Paul Delaroche was one of the most celebrated artists of the first half of the nineteenth century. His major paintings, which include Lady Jane Grey, The Princes in the Tower, Young Christian Martyr, and other works based on historical events, achieved widespread recognition throughout Europe. Although Delaroche's major works continue to be popular when they are exhibited, his name is little known among many museum goers today. This is the first fully illustrated book to be devoted to Delaroche since the publication of a small catalogue raisonné after the artist's death in 1856. Stephen Bann's volume also offers the first detailed analysis of Delaroche's major works that seeks to place them within the context of the visual culture of the early nineteenth century. Its appearance coincides with the bicentenary of Delaroche's birth in 1797, and may be expected to initiate a broad reappraisal of his significance as an artist.
Delaroche is possibly the most widely copied artist of the period, with examples ranging from the acknowledged masterpieces of reproductive engraving by Mercuri and Henriquel Dupont, to the first retrospective catalog of his works illustrated entirely by photographs. Bann seeks to detail how Delaroche's widely known and memorable images have been built up through drawings and references to other works. The result is a unique study that surveys the whole spectrum of visual representation--including paintings, drawings, refined reproductive engravings, lithographs, photographs, and popular prints.
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Stephen Bann is professor in the Department of History of Art at the University of Bristol. He is the author or editor of many other books, including Frankenstein, Creation and Monstrosity; Romanticism and the Rise of History; and Jannis Kounellis.Review:
Delaroche (1797-1856) was an early success as a painter and remained successful throughout his life. He has been ignored since his death. Mr. Bann undertakes to account for this odd situation and hopes to revive interest in Delaroche. Speculation about family tensions and rivalries is not much help in either of these causes, but examination of the paintings is interesting. Delaroche was a history painter, but not in the moralizing, inspirational manner of David. The post-Napoleonic public had seen more than enough of that sort of thing. Delaroche selected historical episodes likely to attract interest--the murder of the Duc de Guise, the death of Mazarin--and painted them with great attention to details of costume, well-composed and plausible arrangements of the participants, and no indication of his own opinion of the event. He is reported to have said, on his first view of a daguerreotype, "From today painting is dead." He in fact became much interested in photography. It did for the present what he tried to do for the past--it got the shot. Delaroche remained, in effect, a paparazzo with a brush, while painters in general turned to agitation, editorializing, psychological inquiry, and the cultivation of individualistic brushwork. Delaroche was a fine technician, though, with a nice eye for the dramatic moment. He deserves the reappraisal that Mr. Bann hopes to provoke in honor of his 200th birthday. -- The Atlantic Monthly, Phoebe-Lou Adams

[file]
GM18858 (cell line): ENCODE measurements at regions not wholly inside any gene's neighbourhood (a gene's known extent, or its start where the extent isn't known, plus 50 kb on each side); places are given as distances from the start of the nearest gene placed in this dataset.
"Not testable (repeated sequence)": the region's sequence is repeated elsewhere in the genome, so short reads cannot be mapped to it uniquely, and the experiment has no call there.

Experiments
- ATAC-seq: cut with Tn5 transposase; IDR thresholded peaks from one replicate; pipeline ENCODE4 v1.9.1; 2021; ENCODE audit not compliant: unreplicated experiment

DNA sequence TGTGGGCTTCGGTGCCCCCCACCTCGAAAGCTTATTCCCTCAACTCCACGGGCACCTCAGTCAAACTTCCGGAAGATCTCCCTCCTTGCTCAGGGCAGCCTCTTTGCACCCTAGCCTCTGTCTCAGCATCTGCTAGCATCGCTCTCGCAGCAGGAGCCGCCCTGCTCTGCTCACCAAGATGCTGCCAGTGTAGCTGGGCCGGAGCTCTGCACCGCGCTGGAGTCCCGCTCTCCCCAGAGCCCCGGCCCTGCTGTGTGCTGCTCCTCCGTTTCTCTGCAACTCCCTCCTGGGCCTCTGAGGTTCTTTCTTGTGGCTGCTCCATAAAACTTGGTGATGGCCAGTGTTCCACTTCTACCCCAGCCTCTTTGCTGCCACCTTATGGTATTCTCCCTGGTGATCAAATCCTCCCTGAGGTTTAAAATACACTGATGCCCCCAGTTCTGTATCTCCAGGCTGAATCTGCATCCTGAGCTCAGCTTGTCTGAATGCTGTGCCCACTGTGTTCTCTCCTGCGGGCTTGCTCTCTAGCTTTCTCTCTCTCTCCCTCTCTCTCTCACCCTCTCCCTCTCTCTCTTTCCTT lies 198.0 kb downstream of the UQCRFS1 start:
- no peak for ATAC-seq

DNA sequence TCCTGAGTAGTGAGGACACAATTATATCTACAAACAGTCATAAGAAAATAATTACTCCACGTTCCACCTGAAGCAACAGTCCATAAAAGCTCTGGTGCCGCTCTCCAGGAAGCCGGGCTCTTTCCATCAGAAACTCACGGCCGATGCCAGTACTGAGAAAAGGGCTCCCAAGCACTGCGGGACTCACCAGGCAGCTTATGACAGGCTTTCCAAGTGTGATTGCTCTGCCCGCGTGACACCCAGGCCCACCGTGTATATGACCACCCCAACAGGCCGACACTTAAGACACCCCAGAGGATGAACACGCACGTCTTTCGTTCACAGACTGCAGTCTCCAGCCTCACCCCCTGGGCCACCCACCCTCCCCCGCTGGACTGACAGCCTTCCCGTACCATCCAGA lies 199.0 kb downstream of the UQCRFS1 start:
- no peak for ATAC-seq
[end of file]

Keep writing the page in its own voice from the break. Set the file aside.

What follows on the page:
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Descrizione libro Princeton University Press, 1997. Hardcover. Condizione libro: New. Codice libro della libreria P11069101745X
Descrizione libro Princeton University Press, 1997. Hardcover. Condizione libro: New. book. Codice libro della libreria 069101745X